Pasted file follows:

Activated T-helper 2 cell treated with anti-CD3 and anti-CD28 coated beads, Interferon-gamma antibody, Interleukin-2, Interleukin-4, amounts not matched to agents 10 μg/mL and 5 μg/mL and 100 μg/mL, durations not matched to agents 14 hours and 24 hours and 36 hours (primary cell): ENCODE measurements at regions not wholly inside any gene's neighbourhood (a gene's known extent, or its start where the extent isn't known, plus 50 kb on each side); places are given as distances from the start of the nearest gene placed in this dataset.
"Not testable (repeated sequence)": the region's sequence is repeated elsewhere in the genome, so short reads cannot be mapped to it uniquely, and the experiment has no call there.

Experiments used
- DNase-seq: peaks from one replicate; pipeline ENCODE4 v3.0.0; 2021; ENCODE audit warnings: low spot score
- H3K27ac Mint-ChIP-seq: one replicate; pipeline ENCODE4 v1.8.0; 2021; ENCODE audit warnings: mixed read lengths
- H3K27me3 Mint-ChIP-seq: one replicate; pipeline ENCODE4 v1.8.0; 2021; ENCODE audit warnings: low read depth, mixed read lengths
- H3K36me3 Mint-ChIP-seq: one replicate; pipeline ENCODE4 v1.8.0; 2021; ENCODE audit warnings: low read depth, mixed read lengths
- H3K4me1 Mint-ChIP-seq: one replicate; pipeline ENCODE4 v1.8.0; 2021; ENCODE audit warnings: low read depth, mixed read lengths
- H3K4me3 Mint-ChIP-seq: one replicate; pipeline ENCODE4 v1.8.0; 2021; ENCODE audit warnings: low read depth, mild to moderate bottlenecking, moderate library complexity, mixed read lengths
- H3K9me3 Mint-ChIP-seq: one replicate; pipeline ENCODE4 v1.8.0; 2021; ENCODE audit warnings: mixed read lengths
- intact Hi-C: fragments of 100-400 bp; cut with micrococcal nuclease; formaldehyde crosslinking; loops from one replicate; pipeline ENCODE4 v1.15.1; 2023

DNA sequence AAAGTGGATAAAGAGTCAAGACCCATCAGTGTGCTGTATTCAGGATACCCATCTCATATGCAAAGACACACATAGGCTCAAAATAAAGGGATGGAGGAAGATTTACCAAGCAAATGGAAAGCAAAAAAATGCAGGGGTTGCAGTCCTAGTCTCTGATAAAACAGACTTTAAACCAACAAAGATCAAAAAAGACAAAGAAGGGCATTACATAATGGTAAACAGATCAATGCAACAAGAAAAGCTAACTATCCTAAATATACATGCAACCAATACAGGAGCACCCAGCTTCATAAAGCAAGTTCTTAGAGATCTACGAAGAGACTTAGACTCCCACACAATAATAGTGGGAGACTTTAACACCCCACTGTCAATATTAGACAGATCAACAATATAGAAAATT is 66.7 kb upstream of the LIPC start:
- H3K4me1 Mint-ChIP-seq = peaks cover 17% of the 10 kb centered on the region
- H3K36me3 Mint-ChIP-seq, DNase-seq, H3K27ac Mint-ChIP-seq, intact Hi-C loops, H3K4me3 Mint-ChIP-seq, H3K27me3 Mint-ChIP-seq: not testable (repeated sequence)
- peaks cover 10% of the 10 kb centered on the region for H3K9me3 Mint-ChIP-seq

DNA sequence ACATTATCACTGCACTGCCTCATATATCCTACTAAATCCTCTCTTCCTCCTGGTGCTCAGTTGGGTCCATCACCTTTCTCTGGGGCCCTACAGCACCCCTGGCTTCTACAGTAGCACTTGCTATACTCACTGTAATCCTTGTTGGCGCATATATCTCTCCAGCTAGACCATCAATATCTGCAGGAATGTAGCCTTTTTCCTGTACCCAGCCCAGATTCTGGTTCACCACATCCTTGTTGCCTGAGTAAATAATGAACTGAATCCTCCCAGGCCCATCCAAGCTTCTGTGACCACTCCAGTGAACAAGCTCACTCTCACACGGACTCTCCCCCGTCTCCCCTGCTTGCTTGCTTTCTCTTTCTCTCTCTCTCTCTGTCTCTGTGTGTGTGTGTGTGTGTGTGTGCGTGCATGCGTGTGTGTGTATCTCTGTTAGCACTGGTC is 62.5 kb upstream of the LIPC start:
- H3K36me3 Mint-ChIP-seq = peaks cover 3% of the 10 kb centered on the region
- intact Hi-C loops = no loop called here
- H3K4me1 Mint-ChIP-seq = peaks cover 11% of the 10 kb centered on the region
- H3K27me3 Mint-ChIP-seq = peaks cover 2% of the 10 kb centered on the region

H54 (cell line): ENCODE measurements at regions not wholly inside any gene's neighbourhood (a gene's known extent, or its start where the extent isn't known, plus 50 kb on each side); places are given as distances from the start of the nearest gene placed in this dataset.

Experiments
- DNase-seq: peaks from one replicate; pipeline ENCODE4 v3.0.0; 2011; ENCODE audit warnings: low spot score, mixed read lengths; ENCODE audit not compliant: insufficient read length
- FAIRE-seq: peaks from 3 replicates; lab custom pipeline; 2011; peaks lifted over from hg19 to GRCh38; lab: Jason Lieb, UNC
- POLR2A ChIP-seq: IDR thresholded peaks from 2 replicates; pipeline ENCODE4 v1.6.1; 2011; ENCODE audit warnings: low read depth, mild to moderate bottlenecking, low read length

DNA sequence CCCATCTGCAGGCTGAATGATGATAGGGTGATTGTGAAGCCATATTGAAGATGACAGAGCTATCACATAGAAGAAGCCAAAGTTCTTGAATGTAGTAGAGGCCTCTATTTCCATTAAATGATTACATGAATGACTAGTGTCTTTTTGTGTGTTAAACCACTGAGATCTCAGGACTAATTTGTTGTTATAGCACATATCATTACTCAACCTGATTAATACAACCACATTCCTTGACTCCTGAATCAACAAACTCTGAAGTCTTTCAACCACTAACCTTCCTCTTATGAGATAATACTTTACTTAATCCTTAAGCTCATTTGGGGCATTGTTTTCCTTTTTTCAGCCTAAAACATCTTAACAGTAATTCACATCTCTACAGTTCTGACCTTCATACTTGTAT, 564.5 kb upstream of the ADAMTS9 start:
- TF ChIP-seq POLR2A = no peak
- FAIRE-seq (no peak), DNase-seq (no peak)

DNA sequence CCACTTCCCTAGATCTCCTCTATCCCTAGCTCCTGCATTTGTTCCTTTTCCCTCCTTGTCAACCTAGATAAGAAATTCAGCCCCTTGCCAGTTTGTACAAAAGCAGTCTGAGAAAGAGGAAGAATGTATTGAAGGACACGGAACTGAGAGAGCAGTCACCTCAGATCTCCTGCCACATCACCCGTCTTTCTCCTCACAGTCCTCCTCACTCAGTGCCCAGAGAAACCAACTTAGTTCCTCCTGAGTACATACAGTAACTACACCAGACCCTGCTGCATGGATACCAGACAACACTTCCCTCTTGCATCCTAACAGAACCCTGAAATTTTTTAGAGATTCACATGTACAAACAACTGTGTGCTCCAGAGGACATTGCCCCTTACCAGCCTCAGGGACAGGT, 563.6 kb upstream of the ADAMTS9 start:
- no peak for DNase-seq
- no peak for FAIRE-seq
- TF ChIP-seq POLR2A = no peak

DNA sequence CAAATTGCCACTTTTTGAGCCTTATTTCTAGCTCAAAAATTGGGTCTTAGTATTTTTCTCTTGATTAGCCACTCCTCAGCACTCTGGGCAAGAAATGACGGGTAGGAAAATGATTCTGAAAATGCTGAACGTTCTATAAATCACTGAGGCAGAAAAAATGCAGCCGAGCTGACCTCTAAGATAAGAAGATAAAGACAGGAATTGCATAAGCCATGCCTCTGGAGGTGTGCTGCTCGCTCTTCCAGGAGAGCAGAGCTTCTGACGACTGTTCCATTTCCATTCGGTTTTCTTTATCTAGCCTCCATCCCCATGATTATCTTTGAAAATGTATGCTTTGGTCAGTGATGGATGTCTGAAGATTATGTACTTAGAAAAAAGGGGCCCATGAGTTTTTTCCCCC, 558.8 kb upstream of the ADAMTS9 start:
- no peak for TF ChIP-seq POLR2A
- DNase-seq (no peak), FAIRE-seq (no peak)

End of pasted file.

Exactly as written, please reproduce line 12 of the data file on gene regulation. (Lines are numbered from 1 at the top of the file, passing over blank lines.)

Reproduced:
DNA sequence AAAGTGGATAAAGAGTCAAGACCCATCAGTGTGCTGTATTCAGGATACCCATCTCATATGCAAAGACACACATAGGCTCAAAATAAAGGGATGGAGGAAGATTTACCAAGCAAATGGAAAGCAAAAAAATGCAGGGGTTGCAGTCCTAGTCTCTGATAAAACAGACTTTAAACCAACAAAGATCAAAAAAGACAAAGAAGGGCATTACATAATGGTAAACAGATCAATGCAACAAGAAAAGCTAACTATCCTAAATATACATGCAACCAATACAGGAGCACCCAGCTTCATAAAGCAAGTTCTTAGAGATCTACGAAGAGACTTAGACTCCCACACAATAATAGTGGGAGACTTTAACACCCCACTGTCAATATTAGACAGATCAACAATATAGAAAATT is 66.7 kb upstream of the LIPC start: